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The GenBank
GenBank
sequence database is an open access, annotated collection of all publicly available nucleotide sequences and their protein translations. This database is produced and maintained by the National Center for Biotechnology Information (NCBI) as part of the International Nucleotide
Nucleotide
Sequence Database Collaboration (INSDC). The National Center for Biotechnology Information
National Center for Biotechnology Information
is a part of the National Institutes of Health
National Institutes of Health
in the United States. GenBank
GenBank
and its collaborators receive sequences produced in laboratories throughout the world from more than 100,000 distinct organisms. The database started in 1982 by Walter Goad and Los Alamos National Laboratory. GenBank
GenBank
has become an important database for research in biological fields and has grown in recent years at an exponential rate by doubling roughly every 18 months.[2][3] Release 194, produced in February 2013, contained over 150 billion nucleotide bases in more than 162 million sequences.[4] GenBank
GenBank
is built by direct submissions from individual laboratories, as well as from bulk submissions from large-scale sequencing centers.

Contents

1 Submissions 2 History 3 Growth 4 Incomplete identifications 5 See also 6 References 7 External links

Submissions[edit] Only original sequences can be submitted to GenBank. Direct submissions are made to GenBank
GenBank
using BankIt, which is a Web-based form, or the stand-alone submission program, Sequin. Upon receipt of a sequence submission, the GenBank
GenBank
staff examines the originality of the data and assigns an accession number to the sequence and performs quality assurance checks. The submissions are then released to the public database, where the entries are retrievable by Entrez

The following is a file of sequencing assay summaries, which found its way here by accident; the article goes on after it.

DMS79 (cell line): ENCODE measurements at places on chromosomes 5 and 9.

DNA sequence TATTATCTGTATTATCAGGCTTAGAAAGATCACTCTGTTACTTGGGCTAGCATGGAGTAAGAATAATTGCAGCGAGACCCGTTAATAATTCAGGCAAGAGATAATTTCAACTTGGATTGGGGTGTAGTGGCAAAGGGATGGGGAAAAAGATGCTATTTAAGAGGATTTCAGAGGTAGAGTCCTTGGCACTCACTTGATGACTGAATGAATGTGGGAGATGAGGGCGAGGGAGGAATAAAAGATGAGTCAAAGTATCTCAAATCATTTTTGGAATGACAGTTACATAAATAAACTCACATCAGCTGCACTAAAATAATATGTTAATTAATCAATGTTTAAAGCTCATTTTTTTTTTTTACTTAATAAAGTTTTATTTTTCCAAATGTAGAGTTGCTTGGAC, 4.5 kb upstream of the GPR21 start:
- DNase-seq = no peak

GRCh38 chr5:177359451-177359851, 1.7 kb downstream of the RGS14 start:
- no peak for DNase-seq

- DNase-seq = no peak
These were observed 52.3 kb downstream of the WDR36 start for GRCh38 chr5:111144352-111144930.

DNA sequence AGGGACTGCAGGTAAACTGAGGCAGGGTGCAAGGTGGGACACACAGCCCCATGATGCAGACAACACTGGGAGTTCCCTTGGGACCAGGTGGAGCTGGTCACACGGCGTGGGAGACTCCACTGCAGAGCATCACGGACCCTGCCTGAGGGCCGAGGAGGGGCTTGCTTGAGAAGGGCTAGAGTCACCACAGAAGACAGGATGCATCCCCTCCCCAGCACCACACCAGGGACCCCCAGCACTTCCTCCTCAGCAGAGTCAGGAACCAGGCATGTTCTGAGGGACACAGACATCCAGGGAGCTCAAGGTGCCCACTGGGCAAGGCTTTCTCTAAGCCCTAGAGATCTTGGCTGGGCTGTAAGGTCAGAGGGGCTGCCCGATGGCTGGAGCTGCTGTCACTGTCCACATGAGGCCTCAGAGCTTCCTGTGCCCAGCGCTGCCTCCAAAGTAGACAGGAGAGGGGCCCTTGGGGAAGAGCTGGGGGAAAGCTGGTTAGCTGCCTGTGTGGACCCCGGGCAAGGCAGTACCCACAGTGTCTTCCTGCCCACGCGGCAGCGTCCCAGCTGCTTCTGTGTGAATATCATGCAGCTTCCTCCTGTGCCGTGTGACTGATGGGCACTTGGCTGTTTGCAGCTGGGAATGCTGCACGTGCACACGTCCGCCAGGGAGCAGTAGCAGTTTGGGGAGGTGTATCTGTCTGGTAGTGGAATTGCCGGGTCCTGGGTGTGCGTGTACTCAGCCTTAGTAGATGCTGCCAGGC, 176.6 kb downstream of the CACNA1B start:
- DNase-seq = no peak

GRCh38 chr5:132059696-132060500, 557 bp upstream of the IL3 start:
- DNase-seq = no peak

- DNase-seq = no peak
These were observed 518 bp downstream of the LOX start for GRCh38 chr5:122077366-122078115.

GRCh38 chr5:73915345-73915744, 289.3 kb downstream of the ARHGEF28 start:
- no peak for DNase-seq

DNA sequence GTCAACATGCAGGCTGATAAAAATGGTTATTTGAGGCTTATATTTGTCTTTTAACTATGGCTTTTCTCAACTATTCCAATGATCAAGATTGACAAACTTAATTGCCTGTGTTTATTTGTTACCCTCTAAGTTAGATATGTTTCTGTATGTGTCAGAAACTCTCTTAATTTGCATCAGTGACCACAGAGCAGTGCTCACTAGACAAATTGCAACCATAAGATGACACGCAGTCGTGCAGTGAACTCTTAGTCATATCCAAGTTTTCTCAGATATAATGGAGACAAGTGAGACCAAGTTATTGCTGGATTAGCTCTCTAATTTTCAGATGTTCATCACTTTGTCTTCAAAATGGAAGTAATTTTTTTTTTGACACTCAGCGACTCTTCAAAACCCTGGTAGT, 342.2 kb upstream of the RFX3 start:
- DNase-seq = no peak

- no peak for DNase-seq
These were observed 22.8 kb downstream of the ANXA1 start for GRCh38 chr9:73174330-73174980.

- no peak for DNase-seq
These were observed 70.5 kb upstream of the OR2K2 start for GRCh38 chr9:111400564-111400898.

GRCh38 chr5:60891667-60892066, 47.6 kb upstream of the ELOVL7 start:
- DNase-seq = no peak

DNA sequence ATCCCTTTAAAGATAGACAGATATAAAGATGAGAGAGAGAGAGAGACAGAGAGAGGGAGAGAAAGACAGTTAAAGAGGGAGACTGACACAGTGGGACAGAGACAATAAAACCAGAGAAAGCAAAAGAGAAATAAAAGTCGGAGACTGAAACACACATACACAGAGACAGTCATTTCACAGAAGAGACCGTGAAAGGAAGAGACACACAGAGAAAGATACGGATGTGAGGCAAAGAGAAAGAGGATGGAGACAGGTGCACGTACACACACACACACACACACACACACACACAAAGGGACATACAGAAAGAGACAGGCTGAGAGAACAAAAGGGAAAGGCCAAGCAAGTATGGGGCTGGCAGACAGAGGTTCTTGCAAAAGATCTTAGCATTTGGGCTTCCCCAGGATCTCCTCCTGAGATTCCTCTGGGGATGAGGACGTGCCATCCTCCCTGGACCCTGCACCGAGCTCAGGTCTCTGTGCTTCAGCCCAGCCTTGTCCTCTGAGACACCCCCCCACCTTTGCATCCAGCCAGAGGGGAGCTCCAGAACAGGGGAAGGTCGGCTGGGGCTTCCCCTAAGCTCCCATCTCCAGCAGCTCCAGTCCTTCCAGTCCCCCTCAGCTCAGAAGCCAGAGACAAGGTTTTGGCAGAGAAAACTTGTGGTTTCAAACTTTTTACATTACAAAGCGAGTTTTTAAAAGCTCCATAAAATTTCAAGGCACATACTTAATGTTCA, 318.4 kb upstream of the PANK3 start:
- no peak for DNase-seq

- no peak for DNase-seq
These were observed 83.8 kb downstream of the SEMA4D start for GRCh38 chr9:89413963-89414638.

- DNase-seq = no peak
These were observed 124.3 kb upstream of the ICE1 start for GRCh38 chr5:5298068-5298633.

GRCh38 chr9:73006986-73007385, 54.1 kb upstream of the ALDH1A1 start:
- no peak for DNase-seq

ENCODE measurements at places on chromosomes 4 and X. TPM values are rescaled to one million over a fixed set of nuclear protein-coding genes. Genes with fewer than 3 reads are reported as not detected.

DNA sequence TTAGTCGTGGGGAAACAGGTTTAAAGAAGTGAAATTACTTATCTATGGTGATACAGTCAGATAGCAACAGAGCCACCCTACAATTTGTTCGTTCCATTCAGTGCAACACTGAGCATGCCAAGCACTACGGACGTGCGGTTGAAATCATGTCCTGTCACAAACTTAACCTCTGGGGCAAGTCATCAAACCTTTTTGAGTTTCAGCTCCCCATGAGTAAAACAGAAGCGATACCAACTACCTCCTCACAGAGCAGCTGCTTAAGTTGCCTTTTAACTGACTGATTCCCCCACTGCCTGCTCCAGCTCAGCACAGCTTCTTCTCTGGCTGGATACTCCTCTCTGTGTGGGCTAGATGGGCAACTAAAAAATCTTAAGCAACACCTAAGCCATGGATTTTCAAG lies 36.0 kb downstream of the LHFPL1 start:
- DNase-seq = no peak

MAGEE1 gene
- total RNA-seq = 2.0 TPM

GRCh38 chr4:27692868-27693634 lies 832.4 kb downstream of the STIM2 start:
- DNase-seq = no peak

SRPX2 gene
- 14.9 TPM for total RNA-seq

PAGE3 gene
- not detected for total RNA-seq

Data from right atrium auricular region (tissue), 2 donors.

Entrez
or downloadable by FTP. Bulk submissions of Expressed Sequence Tag (EST), Sequence-tagged site (STS), Genome Survey Sequence (GSS), and High-Throughput Genome Sequence (HTGS) data are most often submitted by large-scale sequencing centers. The GenBank
GenBank
direct submissions group also processes complete microbial genome sequences. History[edit] Walter Goad of the Theoretical Biology and Biophysics Group at Los Alamos National Laboratory and others established the Los Alamos Sequence Database in 1979, which culminated in 1982 with the creation of the public GenBank.[5] Funding was provided by the National Institutes of Health, the National Science Foundation, the Department of Energy, and the Department of Defense. LANL
LANL
collaborated on GenBank with the firm Bolt, Beranek, and Newman, and by the end of 1983 more than 2,000 sequences were stored in it. In the mid 1980s, the Intelligenetics bioinformatics company at Stanford University
Stanford University
managed the GenBank
GenBank
project in collaboration with LANL.[6] As one of the earliest bioinformatics community projects on the Internet, the GenBank
GenBank
project started BIOSCI/Bionet news groups for promoting open access communications among bioscientists. During 1989 to 1992, the GenBank
GenBank
project transitioned to the newly created National Center for Biotechnology Information.[7]

Genbank and EMBL: NucleotideSequences 1986/1987 Volumes I to VII.

CDRom of Genbank v100

Growth[edit]

Growth in GenBank
GenBank
base pairs, 1982 to 2007, on a semi-log scale

The GenBank
GenBank
release notes for release 162.0 (October 2007) state that "from 1982 to the present, the number of bases in GenBank
GenBank